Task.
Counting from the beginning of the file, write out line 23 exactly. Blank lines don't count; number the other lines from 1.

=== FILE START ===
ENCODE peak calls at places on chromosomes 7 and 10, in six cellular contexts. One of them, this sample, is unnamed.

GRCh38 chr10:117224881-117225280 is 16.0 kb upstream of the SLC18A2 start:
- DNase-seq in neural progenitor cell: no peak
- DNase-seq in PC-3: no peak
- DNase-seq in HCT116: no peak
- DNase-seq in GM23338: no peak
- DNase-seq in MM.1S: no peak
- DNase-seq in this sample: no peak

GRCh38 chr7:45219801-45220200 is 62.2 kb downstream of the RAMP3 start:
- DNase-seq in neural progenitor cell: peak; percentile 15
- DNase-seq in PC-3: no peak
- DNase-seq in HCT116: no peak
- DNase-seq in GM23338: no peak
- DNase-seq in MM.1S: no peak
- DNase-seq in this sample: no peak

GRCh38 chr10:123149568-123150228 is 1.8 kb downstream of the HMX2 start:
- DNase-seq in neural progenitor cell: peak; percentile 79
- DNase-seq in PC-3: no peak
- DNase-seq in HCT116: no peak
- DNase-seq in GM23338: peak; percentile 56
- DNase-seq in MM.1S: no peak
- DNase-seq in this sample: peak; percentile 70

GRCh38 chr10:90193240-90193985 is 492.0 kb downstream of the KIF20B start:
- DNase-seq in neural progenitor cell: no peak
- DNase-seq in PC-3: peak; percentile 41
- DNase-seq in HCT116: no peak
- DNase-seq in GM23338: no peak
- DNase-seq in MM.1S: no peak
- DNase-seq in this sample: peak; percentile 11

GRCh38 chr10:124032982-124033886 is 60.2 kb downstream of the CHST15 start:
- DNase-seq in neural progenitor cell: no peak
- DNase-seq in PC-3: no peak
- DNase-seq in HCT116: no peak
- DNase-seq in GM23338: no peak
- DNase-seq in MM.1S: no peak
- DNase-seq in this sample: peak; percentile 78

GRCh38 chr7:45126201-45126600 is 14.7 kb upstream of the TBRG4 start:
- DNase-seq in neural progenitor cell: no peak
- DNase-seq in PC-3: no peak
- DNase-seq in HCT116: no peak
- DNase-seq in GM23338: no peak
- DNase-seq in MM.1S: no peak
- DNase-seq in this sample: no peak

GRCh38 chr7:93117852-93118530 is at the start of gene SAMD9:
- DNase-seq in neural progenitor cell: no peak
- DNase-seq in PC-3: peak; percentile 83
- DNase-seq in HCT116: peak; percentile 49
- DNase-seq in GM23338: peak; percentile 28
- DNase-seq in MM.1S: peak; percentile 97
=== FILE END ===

GRCh38 chr10:90193240-90193985 is 492.0 kb downstream of the KIF20B start: